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- Subject: Re: ...what the heck?
- From: Francisco Olarte <folarte@...>
- Date: Fri, 10 Feb 2017 18:52:21 +0100
On Thu, Feb 9, 2017 at 10:45 PM, Jonathan Goble <email@example.com> wrote:
> Unlike many of you, I don't work in an office in front of a computer all
> day. I bag groceries for minimum wage. So programming is just a hobby for
I told you not to take it personally, anyway:
> There are frequently days when I go many hours without access to my
> computer, so sometimes I must send emails from my phone. The reply you quote
> below, for example, was sent while sitting in the break room at work, with
> five more hours of work ahead of me and then other things needing done after
> that before I would have time to get on my computer. Yesterday, I sent an
> email (not to this list) at 10am that I would have preferred to send from my
> computer, but I had a very busy day away from the house, so I knew I
> wouldn't have computer access until after midnight that night. So I sent it
> from my phone instead.
I understand you sometimes can only send from your phone, and I
assumed you did not choose phone over computer having both by dice
toss, or to annoy me. But you did not need to send it from the break
room, in fact I doubt you did even need to send it. Or you could hav
waited for midnight, as you state. As I do not need to send this, I
just want to do it, but nothing harmless would have happened had I
> The real issue here, IMO, is that people here are demanding plain text only
> in 2017. All good MUAs in 2017 can handle simple HTML gracefully. If one
> doesn't, then it's not a good MUA, precisely because it is 2017. If you
> require emails to be sent as plain text in order to be able to read them,
> you have a tooling problem that is your responsibility to fix. It is not
> reasonable to force other people on a mailing list to forgo their preferred,
> modern MUA just so you can continue to use a ridiculously outdated one. And
> yes, I consider any MUA in 2017 that cannot gracefully handle simple HTML
> "ridiculously outdated". Even a terminal-based MUA ought to be capable of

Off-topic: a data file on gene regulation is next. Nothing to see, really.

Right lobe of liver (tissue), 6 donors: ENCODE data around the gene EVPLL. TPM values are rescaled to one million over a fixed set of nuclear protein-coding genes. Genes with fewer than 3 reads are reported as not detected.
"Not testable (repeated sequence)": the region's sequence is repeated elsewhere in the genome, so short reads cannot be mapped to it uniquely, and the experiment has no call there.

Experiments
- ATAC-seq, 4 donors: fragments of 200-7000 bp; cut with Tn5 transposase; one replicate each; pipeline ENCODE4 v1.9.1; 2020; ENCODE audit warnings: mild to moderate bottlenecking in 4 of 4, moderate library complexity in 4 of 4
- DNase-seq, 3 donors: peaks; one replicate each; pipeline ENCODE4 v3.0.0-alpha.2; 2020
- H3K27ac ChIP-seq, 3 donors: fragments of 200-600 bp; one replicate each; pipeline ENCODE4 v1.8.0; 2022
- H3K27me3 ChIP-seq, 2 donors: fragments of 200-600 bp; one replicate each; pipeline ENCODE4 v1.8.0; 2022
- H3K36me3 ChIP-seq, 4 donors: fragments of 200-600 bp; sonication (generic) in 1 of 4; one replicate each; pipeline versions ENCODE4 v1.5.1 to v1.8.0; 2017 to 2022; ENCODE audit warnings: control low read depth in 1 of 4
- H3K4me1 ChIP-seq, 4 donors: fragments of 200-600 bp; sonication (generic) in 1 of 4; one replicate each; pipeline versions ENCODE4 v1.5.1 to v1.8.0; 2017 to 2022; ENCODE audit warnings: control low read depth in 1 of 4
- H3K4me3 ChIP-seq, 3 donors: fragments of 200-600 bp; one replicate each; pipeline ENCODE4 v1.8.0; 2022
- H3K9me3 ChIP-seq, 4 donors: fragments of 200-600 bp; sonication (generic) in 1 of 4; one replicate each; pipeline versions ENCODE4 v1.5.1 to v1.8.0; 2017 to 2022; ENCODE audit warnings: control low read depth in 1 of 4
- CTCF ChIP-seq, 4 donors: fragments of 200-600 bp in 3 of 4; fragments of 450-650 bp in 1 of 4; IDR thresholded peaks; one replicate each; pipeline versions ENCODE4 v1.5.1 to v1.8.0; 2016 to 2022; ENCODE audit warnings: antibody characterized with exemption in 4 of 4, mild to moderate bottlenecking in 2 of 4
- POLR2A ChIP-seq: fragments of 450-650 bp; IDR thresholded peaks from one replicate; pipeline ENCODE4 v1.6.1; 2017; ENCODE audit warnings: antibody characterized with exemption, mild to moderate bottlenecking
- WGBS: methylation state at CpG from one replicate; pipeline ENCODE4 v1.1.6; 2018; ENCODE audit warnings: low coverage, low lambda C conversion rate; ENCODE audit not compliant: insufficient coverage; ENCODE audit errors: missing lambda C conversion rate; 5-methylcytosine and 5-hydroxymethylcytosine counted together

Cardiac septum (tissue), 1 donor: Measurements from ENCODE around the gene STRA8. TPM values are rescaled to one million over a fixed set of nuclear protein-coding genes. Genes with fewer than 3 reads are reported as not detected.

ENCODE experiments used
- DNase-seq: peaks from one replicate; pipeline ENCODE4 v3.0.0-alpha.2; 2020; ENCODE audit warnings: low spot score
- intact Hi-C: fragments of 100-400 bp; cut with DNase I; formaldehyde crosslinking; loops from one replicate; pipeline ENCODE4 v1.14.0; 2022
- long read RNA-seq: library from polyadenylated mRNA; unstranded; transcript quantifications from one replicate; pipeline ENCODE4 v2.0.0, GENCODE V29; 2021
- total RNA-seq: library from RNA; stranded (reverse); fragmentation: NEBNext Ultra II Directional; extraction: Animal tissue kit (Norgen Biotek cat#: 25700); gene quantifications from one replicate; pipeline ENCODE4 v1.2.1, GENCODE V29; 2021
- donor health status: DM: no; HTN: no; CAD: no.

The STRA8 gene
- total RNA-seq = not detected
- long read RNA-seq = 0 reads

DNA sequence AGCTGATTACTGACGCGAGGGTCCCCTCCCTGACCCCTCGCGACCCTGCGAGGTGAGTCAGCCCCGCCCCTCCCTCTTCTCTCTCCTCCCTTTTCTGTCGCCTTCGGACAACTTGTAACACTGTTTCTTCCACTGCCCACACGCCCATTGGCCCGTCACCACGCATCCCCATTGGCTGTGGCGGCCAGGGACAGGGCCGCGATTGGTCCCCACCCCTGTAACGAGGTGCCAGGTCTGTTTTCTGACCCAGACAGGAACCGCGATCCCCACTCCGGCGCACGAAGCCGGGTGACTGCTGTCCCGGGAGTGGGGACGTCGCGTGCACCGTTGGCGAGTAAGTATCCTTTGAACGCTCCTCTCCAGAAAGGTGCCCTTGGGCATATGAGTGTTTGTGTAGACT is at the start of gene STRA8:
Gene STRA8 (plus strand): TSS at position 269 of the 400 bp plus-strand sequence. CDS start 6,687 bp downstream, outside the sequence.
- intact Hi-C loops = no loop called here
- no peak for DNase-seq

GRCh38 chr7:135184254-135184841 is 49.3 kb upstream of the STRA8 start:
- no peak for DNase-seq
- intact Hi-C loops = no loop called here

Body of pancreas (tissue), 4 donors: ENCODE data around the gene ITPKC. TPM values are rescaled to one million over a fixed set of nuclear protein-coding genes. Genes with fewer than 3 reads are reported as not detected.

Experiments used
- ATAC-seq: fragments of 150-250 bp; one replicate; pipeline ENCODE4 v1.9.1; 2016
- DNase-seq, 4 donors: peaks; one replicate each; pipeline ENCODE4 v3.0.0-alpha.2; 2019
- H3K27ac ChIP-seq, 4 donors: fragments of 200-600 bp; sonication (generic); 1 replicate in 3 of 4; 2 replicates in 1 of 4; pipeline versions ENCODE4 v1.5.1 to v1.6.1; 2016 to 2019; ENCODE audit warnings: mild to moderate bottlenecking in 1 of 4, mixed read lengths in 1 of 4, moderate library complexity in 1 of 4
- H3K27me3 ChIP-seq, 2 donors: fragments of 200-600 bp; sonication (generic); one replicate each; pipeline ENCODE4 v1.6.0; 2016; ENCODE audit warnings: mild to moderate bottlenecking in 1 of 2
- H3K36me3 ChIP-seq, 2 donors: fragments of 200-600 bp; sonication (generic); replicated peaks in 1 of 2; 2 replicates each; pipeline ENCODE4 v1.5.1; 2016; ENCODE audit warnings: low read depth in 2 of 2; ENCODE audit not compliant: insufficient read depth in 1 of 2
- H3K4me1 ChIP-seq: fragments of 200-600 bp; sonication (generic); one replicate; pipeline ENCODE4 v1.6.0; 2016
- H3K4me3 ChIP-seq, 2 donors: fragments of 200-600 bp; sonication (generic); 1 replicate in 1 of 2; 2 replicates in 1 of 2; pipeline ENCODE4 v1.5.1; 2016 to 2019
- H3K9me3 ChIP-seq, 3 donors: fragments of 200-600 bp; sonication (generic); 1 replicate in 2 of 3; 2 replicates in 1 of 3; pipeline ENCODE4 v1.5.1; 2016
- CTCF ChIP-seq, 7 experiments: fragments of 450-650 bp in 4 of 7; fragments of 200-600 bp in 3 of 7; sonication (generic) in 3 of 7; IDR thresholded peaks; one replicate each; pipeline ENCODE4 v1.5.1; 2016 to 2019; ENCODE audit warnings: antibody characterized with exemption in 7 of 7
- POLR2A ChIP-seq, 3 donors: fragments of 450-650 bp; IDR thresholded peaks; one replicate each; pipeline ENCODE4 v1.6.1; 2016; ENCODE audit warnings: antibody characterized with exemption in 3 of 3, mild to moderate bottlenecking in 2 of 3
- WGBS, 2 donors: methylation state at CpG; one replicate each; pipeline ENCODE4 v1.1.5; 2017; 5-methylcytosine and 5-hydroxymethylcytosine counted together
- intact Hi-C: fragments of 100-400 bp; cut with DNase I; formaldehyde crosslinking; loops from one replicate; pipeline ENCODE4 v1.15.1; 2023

> parsing simple HTML these days and gracefully reducing it to plain text on
> your client's side.
Of course my MUAs handle fairly complex HTML without a problem, and
event much more complex beasts. And the plain text is not what bothers
me. What really annoys me is the full message bottom quoting. This was
pioneered, IIRC, by outlook on the mid 90s, become popular and has
made the mailing lists much harder to read since then. And bottom
quoting is much easier to avoid when using a good HTML MUA than with a
plain text one ( the one I'm using, gmail web, is quite good at
reading rich HTML, but nearly useless to write it, this is one of the
reasons I nearly always use plain text, to save the rest of the
readers from the ugly results of gmail composer ).
I do not try to force anyone to forgo they mua, although I assume any
non outdatet MUA is equally capable of producing plain text ( mines do
at least ).
> Bottom line is that the plain text expectation on this list needs to die,
> and I'm done jumping through hoops to send as plain text on this list. If
> you can't read simple HTML in 2017, then you have a problem that is not my
> responsibility to fix.
I do not expect plain text on the list. AAMOF I've been using MUAS
which can process complex HTML for more than 20 years, and before that
HTML was simple enough to just read the source ( as people tended
touse more semantic markup and use few images and effects ). And rest
assured I'm not expecting you to fix my problems.
Anyway, enough. Send as you wish, I'll read as I wish. ( not too sure
on that construction, excuse my english ).